Climate is the statistical distribution of weather. Thus it is easier to predict than weather itself. Similarly, if you flipped a fair coin 1 million then we can expect with extremely high probability that roughly 50% of the coin flips would be heads. However, we would have no ability to predict an individual coin flip (weather).
Objects tend to emit electromagnetic radiation depending on how hot they are. I emit radiation, you emit radiation, the sun emits radiation, the earth emits radiation, etc. There are different types of electromagnetic radiation including x-rays, gamma rays, ultraviolet light, visible light, infrared radiation, microwaves and radiowaves; what distinguishes these types of radiation is the frequency (i.e. colour) of the radiation. The hotter something is, the more electromagnetic radiation it will emit (unless we are dealing with radioactive materials, which is another issue) and also the higher the frequency (i.e. more blue/violet and less red) the radiation will be.
The Earth emits electromagnetic radiation, however because the Earth isn't very hot, this radiation is infrared and we can't see it. The sun, is much hotter than the Earth so it's radiation is primarily visible light, which we can see. Ever turn on an electric stove and notice that it starts to glow red as it gets hotter? This is the relevant effect.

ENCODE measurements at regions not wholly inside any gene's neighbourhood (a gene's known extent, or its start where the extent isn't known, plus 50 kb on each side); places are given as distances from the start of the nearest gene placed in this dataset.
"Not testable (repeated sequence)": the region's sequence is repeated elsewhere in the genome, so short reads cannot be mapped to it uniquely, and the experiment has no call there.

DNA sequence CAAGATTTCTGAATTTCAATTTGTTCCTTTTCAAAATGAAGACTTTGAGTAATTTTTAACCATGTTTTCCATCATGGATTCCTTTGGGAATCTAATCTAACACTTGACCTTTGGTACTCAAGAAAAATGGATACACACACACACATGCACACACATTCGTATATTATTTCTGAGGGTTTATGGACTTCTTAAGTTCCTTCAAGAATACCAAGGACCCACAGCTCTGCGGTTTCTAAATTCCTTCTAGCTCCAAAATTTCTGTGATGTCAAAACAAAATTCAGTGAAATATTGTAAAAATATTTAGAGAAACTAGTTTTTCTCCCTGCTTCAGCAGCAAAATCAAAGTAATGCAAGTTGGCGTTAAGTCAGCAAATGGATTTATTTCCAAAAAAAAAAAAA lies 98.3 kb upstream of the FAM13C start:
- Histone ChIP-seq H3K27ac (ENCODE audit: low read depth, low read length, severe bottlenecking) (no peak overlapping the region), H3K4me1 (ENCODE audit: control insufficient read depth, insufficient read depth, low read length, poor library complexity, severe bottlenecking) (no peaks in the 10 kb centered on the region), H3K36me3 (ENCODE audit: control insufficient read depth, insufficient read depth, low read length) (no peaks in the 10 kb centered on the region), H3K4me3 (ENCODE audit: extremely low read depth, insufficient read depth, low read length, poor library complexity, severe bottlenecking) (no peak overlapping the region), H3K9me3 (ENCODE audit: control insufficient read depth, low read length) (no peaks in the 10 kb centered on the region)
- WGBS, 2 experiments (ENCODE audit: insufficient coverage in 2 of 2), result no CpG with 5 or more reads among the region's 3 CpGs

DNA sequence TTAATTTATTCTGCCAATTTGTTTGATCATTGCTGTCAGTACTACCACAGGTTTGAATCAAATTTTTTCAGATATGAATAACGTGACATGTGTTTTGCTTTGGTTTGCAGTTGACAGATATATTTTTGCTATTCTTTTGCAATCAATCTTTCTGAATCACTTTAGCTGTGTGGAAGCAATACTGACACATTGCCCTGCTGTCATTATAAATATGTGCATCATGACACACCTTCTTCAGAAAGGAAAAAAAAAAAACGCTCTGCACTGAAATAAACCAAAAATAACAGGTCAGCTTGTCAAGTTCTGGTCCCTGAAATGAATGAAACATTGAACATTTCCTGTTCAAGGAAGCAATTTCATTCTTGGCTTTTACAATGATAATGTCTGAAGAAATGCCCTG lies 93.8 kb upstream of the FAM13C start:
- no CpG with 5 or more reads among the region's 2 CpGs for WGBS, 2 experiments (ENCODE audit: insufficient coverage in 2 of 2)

Different types of gasses have different properties. Some gases might be completely transparent to some types of radiation, but opaque to others. By opaque, I mean that the gas will have a high chance of absorbing a photon of light if the light tries to pass through the gas. The reason for these properties is due to the properties of the individual molecules in the gas, but to explain these properties you have to go into quantum mechanics. Greenhouse gases for Earth are those gases that are transparent to visible light yet opaque to infrared radiation. CO2 is a good example, because if you look at the properties of CO2, it is very transparent to visible light.
CO2 tends to absorb infrared radiation around 15 μm very well. When you add more CO2 to the atmosphere, this will not really affect light traveling from the sun to the Earth, since that light tends to be visible; thus the light from the Sun will pass through the atmosphere and warm the surface. In order to cool-off from receiving all this energy from the Sun, the Earth must radiate energy out into space. The surface of the Earth emits infrared radiation which travels towards space. However, if we add more CO2, then there is a higher chance that this energy won't reach outer space and will instead be absorbed by the atmosphere. The atmosphere will then re-emit some of that absorbed energy back towards the Earth's surface. The net effect is that the Earth's surface warms.